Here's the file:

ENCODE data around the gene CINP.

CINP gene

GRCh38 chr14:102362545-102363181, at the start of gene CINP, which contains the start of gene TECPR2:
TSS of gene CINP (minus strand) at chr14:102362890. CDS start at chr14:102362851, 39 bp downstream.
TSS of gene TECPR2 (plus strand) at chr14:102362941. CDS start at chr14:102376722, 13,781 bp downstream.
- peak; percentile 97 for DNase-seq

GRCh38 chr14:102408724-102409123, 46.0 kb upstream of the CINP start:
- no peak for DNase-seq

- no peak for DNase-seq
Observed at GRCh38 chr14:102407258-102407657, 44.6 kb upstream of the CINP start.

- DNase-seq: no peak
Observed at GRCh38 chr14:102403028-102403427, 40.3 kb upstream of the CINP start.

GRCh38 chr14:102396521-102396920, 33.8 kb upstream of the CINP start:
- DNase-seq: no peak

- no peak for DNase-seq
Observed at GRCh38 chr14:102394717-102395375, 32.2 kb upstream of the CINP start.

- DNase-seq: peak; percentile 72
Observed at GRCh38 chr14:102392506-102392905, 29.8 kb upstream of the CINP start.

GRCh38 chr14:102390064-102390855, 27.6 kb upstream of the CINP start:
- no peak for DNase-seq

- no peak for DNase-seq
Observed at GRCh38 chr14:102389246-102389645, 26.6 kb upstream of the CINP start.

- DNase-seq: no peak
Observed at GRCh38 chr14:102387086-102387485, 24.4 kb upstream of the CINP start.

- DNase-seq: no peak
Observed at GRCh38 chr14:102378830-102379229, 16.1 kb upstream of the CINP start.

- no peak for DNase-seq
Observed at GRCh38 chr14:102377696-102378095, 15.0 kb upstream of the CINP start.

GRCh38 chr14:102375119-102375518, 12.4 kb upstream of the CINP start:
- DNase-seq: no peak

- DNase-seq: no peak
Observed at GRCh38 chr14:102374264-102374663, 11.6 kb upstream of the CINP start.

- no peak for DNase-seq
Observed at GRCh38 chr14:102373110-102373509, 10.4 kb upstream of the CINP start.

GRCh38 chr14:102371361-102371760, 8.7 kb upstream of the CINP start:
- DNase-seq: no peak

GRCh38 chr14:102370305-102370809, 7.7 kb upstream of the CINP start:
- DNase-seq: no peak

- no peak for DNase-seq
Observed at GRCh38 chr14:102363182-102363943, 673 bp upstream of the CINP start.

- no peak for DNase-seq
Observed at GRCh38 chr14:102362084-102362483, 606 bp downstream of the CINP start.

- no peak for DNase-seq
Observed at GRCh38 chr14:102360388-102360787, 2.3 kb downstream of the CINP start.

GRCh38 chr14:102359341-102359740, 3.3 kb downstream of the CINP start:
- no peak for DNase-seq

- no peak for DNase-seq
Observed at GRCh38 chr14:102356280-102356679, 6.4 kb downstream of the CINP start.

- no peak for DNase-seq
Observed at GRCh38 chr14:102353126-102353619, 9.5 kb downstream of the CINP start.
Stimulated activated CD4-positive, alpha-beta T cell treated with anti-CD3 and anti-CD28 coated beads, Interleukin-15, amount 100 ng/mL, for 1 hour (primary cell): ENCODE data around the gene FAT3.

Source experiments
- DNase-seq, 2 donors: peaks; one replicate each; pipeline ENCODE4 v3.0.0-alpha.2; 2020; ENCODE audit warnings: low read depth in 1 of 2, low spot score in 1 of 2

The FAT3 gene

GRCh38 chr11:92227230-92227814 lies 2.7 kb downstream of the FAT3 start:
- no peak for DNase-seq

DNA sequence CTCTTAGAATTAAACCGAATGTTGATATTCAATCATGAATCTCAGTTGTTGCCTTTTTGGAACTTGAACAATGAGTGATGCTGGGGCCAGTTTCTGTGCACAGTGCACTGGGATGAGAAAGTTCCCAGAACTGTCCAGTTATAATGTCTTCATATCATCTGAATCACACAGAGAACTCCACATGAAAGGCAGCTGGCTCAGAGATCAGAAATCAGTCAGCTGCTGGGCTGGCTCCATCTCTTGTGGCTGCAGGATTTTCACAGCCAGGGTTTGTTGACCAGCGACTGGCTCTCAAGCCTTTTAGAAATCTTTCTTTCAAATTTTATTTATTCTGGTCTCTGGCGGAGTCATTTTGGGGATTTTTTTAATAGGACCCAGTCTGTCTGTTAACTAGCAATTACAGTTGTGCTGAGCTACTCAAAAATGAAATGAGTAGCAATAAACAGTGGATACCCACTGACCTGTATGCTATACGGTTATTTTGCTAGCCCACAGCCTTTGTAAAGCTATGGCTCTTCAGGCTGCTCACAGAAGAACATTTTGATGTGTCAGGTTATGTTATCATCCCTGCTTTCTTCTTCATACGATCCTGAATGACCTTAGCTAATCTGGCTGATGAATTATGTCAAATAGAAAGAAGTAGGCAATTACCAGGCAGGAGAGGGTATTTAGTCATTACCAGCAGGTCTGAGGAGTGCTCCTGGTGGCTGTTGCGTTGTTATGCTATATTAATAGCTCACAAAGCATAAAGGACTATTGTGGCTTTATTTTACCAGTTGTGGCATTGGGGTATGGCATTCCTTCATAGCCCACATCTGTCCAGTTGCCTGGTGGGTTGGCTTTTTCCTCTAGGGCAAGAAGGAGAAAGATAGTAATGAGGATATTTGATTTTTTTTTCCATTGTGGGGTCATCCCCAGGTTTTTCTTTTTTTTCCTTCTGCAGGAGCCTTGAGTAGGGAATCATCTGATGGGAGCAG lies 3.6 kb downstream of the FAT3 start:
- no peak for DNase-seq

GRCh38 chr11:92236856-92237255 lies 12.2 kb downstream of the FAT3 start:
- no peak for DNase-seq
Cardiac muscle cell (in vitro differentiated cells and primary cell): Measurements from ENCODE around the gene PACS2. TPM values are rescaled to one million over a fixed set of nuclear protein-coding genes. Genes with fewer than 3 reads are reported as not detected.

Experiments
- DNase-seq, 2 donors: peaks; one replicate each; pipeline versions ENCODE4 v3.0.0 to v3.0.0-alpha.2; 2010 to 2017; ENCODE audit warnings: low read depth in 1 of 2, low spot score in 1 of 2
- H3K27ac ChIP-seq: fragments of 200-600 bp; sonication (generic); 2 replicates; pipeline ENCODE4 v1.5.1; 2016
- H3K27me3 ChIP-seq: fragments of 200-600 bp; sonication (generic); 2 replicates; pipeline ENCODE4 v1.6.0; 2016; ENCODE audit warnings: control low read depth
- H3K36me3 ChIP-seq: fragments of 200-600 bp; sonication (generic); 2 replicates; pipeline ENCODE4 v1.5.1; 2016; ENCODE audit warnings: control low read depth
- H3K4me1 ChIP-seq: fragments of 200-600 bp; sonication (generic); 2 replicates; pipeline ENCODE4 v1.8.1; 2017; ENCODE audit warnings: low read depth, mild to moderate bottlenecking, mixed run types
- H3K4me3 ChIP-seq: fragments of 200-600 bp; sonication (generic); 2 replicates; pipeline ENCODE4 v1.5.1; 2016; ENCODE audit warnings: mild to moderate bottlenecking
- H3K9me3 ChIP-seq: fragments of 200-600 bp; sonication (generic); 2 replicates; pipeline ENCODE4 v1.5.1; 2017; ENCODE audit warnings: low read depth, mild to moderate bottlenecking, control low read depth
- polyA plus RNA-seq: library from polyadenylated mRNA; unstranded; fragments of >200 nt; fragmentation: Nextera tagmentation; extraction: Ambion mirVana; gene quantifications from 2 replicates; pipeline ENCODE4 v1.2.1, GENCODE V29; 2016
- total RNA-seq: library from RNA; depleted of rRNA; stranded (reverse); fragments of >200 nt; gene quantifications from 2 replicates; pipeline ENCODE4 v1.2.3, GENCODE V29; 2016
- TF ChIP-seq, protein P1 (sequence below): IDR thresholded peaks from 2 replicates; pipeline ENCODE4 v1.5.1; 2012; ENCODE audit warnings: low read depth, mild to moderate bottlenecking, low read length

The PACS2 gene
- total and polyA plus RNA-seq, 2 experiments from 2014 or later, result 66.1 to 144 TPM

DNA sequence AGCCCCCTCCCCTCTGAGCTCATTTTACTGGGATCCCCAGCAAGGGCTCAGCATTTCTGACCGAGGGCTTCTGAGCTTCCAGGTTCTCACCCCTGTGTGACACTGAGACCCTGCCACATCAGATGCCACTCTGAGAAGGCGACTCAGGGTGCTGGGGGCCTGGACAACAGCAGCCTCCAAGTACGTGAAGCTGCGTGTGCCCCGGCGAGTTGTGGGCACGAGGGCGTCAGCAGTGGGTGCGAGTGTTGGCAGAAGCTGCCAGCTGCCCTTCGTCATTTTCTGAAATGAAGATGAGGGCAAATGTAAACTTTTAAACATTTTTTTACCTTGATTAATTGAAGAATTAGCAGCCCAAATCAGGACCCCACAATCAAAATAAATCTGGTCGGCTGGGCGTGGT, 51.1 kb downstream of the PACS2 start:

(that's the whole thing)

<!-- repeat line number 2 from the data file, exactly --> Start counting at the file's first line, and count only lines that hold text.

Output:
CINP gene